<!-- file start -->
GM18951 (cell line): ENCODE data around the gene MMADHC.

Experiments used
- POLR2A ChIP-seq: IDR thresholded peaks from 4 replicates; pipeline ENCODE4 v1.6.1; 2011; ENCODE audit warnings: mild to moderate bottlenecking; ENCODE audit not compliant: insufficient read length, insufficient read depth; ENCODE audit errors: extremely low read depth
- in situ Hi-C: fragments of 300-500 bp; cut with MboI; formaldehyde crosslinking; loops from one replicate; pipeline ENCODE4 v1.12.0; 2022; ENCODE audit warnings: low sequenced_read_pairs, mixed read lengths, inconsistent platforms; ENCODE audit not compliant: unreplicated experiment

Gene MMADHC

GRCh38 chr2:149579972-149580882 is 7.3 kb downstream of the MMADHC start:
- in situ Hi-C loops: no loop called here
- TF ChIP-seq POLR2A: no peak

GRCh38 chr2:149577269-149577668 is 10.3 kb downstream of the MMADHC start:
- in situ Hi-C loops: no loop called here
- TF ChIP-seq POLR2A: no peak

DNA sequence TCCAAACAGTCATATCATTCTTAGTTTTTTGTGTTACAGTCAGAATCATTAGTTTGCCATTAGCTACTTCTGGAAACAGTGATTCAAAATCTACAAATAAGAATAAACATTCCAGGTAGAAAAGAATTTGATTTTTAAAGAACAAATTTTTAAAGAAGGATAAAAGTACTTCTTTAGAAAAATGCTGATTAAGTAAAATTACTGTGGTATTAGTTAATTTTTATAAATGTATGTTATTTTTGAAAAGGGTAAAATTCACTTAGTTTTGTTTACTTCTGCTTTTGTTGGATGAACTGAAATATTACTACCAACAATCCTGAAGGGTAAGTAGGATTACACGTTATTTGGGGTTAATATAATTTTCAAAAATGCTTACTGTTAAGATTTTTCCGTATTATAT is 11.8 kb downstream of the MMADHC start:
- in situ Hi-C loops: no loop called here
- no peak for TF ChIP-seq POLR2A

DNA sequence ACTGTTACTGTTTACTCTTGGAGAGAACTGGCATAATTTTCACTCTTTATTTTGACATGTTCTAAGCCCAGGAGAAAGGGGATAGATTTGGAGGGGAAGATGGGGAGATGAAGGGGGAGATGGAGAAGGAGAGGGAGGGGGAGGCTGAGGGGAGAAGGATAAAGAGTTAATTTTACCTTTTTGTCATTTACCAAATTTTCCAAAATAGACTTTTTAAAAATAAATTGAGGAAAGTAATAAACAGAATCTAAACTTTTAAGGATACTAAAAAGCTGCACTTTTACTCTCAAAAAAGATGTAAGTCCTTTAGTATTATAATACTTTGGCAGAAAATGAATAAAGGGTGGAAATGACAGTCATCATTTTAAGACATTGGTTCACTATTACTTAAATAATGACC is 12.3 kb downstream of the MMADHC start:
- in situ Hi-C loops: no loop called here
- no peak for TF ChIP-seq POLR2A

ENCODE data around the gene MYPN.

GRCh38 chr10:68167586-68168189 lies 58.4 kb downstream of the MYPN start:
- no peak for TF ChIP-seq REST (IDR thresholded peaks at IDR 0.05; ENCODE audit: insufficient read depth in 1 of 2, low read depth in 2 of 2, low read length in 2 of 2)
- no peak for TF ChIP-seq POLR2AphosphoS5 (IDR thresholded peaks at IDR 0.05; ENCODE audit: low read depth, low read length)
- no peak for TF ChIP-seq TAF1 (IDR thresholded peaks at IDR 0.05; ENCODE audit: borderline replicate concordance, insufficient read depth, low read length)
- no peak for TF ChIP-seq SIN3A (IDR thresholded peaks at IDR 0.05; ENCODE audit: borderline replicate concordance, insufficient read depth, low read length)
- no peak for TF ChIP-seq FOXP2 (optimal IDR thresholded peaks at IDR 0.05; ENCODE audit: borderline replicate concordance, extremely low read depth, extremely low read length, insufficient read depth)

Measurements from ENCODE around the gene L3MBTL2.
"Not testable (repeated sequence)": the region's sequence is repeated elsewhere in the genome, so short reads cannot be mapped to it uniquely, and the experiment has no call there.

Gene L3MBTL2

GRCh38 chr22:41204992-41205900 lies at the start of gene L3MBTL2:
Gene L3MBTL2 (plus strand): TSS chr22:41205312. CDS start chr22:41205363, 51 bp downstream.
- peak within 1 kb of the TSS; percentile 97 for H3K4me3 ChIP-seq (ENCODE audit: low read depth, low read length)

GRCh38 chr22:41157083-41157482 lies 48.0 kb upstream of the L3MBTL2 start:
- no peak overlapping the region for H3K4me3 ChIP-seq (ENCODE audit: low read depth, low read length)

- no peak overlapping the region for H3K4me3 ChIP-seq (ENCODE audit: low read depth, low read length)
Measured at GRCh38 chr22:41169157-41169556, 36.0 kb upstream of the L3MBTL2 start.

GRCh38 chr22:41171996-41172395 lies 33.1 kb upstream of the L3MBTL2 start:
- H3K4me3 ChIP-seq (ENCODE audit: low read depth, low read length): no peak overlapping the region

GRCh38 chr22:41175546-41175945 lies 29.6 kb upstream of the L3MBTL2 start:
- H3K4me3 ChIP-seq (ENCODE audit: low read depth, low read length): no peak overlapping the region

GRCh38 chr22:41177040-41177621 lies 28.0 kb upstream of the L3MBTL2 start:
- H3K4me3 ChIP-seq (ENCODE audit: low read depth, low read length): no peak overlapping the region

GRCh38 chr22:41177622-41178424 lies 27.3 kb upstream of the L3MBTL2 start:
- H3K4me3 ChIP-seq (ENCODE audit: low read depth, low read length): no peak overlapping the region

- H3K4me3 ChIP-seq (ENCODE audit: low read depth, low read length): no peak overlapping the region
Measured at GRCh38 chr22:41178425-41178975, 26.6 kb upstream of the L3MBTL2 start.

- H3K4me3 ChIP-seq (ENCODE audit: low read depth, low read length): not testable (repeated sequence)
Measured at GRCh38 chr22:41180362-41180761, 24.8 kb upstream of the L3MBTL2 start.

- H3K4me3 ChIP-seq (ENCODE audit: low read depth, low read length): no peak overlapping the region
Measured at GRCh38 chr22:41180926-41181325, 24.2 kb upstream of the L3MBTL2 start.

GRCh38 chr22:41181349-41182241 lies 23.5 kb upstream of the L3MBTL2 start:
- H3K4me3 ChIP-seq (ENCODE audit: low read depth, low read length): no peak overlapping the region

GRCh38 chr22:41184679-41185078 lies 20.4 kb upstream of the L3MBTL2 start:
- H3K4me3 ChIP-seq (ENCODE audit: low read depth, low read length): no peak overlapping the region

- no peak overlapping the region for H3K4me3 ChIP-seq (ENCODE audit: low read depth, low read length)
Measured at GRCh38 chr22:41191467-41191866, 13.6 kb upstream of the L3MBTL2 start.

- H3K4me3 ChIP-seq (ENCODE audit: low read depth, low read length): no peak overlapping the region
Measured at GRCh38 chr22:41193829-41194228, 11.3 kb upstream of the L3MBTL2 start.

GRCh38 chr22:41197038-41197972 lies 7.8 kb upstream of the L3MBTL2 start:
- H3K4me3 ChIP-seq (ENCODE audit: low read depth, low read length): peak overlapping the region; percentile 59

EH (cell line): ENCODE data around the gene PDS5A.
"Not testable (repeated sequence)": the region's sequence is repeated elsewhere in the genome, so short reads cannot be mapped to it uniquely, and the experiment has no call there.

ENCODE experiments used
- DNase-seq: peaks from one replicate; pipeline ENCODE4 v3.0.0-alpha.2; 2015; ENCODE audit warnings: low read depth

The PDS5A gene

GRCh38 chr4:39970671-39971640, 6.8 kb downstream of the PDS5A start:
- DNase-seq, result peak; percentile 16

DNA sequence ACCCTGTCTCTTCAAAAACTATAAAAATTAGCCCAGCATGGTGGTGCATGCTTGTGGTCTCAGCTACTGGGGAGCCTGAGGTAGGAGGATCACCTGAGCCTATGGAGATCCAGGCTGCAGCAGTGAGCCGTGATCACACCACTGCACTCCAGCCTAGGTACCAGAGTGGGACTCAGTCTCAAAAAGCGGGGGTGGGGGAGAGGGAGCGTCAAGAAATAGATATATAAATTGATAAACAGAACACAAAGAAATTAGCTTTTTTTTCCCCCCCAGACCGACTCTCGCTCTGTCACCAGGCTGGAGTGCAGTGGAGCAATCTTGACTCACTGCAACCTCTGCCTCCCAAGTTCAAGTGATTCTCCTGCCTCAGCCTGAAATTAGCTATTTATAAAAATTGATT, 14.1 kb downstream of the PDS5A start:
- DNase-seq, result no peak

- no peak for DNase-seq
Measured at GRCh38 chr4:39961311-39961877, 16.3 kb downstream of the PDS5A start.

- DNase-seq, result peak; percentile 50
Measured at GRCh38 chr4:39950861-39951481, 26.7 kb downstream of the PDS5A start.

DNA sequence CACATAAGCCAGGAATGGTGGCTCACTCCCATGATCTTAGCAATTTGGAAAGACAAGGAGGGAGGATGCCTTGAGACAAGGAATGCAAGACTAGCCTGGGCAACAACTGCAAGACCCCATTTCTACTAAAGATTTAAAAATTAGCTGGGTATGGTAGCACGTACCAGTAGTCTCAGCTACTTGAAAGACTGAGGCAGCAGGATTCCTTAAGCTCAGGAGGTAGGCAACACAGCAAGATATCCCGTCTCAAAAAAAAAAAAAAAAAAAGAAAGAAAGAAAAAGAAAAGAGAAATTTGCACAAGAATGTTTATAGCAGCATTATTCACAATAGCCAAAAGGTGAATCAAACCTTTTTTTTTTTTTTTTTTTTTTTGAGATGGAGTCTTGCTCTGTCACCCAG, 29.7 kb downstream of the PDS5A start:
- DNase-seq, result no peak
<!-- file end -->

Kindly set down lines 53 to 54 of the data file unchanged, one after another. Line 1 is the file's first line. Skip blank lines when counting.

- no peak overlapping the region for H3K4me3 ChIP-seq (ENCODE audit: low read depth, low read length)
Measured at GRCh38 chr22:41191467-41191866, 13.6 kb upstream of the L3MBTL2 start.